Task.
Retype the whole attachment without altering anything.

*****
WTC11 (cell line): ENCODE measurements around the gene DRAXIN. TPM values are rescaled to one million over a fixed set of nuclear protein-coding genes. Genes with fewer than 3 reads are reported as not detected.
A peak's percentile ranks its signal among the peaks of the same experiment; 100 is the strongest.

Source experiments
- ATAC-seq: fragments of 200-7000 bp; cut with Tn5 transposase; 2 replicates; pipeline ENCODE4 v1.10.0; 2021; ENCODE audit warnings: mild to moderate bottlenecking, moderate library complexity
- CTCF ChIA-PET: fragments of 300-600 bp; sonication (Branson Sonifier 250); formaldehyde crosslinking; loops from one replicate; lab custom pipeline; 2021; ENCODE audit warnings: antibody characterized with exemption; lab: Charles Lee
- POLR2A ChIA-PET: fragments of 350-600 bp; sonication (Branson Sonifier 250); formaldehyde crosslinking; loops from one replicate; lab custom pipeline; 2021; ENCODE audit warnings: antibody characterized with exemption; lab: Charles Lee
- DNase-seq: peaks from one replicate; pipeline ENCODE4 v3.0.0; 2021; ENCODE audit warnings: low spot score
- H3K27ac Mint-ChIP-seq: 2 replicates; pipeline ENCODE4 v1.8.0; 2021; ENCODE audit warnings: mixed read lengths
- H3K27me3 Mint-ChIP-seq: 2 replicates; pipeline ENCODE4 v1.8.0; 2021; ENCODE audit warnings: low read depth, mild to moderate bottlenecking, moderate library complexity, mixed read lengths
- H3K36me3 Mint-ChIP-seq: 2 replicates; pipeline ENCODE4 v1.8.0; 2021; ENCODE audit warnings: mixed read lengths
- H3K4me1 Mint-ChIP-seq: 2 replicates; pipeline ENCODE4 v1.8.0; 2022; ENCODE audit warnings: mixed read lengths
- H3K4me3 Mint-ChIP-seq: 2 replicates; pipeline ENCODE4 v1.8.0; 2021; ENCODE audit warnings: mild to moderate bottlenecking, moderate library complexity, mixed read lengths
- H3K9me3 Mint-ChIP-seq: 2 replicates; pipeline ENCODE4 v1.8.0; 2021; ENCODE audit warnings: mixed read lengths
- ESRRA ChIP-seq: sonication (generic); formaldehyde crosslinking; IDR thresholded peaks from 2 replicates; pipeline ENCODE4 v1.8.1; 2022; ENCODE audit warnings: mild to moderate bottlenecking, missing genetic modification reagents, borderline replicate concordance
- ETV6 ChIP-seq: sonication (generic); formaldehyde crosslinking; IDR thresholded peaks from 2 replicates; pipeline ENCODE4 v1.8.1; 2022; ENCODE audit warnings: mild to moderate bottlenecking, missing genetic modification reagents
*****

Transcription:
WTC11 (cell line): ENCODE measurements around the gene DRAXIN. TPM values are rescaled to one million over a fixed set of nuclear protein-coding genes. Genes with fewer than 3 reads are reported as not detected.
A peak's percentile ranks its signal among the peaks of the same experiment; 100 is the strongest.

Source experiments
- ATAC-seq: fragments of 200-7000 bp; cut with Tn5 transposase; 2 replicates; pipeline ENCODE4 v1.10.0; 2021; ENCODE audit warnings: mild to moderate bottlenecking, moderate library complexity
- CTCF ChIA-PET: fragments of 300-600 bp; sonication (Branson Sonifier 250); formaldehyde crosslinking; loops from one replicate; lab custom pipeline; 2021; ENCODE audit warnings: antibody characterized with exemption; lab: Charles Lee
- POLR2A ChIA-PET: fragments of 350-600 bp; sonication (Branson Sonifier 250); formaldehyde crosslinking; loops from one replicate; lab custom pipeline; 2021; ENCODE audit warnings: antibody characterized with exemption; lab: Charles Lee
- DNase-seq: peaks from one replicate; pipeline ENCODE4 v3.0.0; 2021; ENCODE audit warnings: low spot score
- H3K27ac Mint-ChIP-seq: 2 replicates; pipeline ENCODE4 v1.8.0; 2021; ENCODE audit warnings: mixed read lengths
- H3K27me3 Mint-ChIP-seq: 2 replicates; pipeline ENCODE4 v1.8.0; 2021; ENCODE audit warnings: low read depth, mild to moderate bottlenecking, moderate library complexity, mixed read lengths
- H3K36me3 Mint-ChIP-seq: 2 replicates; pipeline ENCODE4 v1.8.0; 2021; ENCODE audit warnings: mixed read lengths
- H3K4me1 Mint-ChIP-seq: 2 replicates; pipeline ENCODE4 v1.8.0; 2022; ENCODE audit warnings: mixed read lengths
- H3K4me3 Mint-ChIP-seq: 2 replicates; pipeline ENCODE4 v1.8.0; 2021; ENCODE audit warnings: mild to moderate bottlenecking, moderate library complexity, mixed read lengths
- H3K9me3 Mint-ChIP-seq: 2 replicates; pipeline ENCODE4 v1.8.0; 2021; ENCODE audit warnings: mixed read lengths
- ESRRA ChIP-seq: sonication (generic); formaldehyde crosslinking; IDR thresholded peaks from 2 replicates; pipeline ENCODE4 v1.8.1; 2022; ENCODE audit warnings: mild to moderate bottlenecking, missing genetic modification reagents, borderline replicate concordance
- ETV6 ChIP-seq: sonication (generic); formaldehyde crosslinking; IDR thresholded peaks from 2 replicates; pipeline ENCODE4 v1.8.1; 2022; ENCODE audit warnings: mild to moderate bottlenecking, missing genetic modification reagents